Efficient Inference and Quantization of CGD for Image Retrieval with OpenVINO™ and NNCF
Author:Xiake Sun, Wenyi Zou, Churkin Andrey
With the advent of e-commerce and online websites, image retrieval applications have been increasing all along around our daily life. Top e-commerce platform such as Amazon and Alibaba have been heavily utilizing image retrieval to put forward what they think is the most suitable product based on what we have seen just now.
Image retrieval is the process of finding an image from a collection or database from the traits of a query image. The traits are usually visual similarities between the images. The top retrieved images can provide hypotheses about which parts of the scene are likely visible in the query image.
Since images in their original form don’t reflect these traits in their pixel-based data, we need to transform this pixel data into a latent space where the representation of the image will reflect the traits. Naver Corporation proposed Combination of Multiple Global Descriptors (CGD) for Image Retrieval task. The CGD framework exploits multiple global descriptors to get an ensemble effect when it can be trained in an end-to-end manner. Quantitative and qualitative analysis results show that exploiting multiple global descriptors led to higher performance over the single global descriptor.
Neural Network CompressionFramework (NNCF) provides a suite of post-training and training-time algorithms for neural network inference optimization in OpenVINO™ with minimal accuracy drop. NNCF is designed to work with models from PyTorch, TensorFlow, ONNX, and OpenVINO™. In this blog, we use NNCF Post-Training Quantization (PTQ) to quantize CGD model, which can further boost inference while keeping acceptable accuracy without fine-tuning.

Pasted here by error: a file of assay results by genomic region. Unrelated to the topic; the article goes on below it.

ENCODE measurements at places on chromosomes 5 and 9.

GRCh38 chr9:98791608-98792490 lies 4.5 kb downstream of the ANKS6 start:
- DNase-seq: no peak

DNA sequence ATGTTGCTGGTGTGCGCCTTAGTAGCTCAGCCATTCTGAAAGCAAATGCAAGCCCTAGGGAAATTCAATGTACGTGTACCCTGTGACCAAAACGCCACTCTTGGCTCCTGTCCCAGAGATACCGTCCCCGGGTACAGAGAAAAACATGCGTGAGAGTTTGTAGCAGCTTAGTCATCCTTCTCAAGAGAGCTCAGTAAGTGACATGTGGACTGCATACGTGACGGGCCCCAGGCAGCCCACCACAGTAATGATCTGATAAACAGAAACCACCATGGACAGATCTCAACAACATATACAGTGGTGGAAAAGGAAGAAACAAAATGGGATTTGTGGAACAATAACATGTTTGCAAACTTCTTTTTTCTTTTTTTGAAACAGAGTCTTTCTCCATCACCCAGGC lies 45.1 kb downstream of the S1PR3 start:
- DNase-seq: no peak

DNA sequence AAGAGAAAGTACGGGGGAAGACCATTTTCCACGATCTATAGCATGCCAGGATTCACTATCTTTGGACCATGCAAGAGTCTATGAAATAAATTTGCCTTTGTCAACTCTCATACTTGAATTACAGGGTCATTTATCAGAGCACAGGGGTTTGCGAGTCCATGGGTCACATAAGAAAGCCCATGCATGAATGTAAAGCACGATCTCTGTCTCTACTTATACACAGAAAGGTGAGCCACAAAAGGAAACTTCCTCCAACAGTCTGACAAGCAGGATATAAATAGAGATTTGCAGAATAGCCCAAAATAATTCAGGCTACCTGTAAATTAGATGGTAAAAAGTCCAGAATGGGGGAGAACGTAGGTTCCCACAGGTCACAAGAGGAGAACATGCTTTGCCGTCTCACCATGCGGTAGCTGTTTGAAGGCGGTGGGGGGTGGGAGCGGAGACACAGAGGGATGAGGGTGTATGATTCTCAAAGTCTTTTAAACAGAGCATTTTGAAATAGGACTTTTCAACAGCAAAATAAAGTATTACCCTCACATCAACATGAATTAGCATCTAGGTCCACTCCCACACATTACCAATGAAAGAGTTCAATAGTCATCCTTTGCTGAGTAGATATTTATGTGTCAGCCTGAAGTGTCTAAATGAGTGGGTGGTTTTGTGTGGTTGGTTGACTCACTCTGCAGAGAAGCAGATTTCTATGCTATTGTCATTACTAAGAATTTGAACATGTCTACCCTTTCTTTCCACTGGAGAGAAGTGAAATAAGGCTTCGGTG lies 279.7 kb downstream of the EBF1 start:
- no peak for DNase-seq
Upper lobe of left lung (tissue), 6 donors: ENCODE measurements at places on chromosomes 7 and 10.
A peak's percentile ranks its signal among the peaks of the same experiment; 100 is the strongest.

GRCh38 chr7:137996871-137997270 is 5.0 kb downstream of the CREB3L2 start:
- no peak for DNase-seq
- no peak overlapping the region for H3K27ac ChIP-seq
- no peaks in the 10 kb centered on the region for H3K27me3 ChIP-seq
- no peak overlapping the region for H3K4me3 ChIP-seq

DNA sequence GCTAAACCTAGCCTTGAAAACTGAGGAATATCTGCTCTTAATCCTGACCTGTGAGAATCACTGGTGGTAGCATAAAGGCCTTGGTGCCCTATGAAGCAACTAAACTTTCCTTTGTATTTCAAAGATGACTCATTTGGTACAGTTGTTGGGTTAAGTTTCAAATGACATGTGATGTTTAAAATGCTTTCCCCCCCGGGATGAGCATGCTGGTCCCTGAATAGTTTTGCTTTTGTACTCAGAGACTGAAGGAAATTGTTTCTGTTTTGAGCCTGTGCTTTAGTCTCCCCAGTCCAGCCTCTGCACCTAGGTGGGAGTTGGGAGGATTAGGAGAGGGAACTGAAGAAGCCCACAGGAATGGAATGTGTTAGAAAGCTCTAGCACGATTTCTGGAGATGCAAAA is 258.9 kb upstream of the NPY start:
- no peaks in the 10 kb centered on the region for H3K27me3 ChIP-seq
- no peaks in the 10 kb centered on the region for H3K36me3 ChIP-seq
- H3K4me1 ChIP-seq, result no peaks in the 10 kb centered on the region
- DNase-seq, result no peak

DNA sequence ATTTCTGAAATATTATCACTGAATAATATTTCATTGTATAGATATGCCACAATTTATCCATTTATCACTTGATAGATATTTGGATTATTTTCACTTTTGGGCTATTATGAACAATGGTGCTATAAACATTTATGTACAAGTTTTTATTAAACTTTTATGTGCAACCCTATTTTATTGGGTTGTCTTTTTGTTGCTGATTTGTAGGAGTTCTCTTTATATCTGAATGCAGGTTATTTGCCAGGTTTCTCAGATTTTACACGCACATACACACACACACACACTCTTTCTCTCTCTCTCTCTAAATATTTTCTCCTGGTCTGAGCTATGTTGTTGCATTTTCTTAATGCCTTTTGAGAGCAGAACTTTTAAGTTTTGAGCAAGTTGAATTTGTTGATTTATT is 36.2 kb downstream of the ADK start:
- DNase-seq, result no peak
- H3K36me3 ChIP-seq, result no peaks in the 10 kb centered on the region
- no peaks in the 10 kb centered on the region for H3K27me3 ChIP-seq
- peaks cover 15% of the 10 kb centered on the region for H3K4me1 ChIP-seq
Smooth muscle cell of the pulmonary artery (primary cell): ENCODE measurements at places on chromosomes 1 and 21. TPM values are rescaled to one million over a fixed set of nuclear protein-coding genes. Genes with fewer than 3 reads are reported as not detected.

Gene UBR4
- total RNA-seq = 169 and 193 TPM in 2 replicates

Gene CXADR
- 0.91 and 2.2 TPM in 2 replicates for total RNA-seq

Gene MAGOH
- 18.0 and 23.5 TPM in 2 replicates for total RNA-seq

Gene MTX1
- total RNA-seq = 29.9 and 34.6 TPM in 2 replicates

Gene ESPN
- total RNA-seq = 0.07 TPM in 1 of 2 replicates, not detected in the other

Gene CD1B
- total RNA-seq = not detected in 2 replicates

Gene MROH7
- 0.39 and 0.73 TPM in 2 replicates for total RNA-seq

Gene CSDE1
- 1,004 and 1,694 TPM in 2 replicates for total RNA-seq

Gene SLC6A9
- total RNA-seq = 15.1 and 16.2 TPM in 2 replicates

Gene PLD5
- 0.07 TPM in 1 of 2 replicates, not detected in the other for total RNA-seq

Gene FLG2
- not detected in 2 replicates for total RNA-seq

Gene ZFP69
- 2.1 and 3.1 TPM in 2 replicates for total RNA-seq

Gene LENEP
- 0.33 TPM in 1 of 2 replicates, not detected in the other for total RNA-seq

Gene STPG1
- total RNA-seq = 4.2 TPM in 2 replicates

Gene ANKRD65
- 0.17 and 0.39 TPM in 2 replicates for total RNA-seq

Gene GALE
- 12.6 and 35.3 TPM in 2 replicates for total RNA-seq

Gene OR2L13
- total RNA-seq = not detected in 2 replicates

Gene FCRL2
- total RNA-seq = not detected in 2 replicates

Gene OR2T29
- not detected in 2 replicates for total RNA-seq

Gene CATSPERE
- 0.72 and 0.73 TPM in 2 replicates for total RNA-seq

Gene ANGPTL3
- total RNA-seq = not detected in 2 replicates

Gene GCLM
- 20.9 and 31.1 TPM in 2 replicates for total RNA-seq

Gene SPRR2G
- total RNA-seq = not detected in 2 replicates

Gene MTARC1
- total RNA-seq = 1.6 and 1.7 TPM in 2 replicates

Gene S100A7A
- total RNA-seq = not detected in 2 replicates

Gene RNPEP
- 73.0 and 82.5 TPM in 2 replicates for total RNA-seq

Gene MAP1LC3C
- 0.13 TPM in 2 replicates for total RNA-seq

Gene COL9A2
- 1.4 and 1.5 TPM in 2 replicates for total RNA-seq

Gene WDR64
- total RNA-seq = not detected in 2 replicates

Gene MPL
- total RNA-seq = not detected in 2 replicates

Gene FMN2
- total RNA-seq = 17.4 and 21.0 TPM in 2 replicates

Figure1. shows the CGD framework. The framework is described with ResNet-50 backbone where Stage 3 down sampling is removed. From the last feature map, each of n global descriptor branches outputs a k-dimensional embedding vector, which is concatenated into the combined descriptor for ranking loss. Exclusively the first global descriptor is used for auxiliary classification loss where M denotes the number of classes.
CGD framework utilizes the following global descriptors with different focuses:
- Sum pooling of convolutions (SPoC): activates larger regions on the image representation.
- Generalized mean pooling (GeM): generalizes max and average pooling with a pooling parameter.
- Maximum activation of convolutions (MAC): activates more focused regions.
In this blog, we choose CGD ResNet50(SG) model with ResNet50 backbone that combines SPoC and GeM type of global descriptors. Figure 2 shows some retrieval results of CGD Pytorch model based on Standard Online Products (SOP) dataset. The left most query image serves as input to retrieve the 8 most similar image from the database, where the green bounding box means that the predicted class match the query image class, while the red bounding box means a mismatch of image class. Therefore, the retrieved image can be further filtered out with class information.
CGD Model Enabling and Quantization with OpenVINO™ and NNCF
To leverage efficient inference with OpenVINO™ runtime on the intel platform, we proposed the following workflow in Figure 3 for CGD model enabling and quantization with OpenVINO™ and NNCF PTQ, which is implemented in a single Python script run_quantize.py.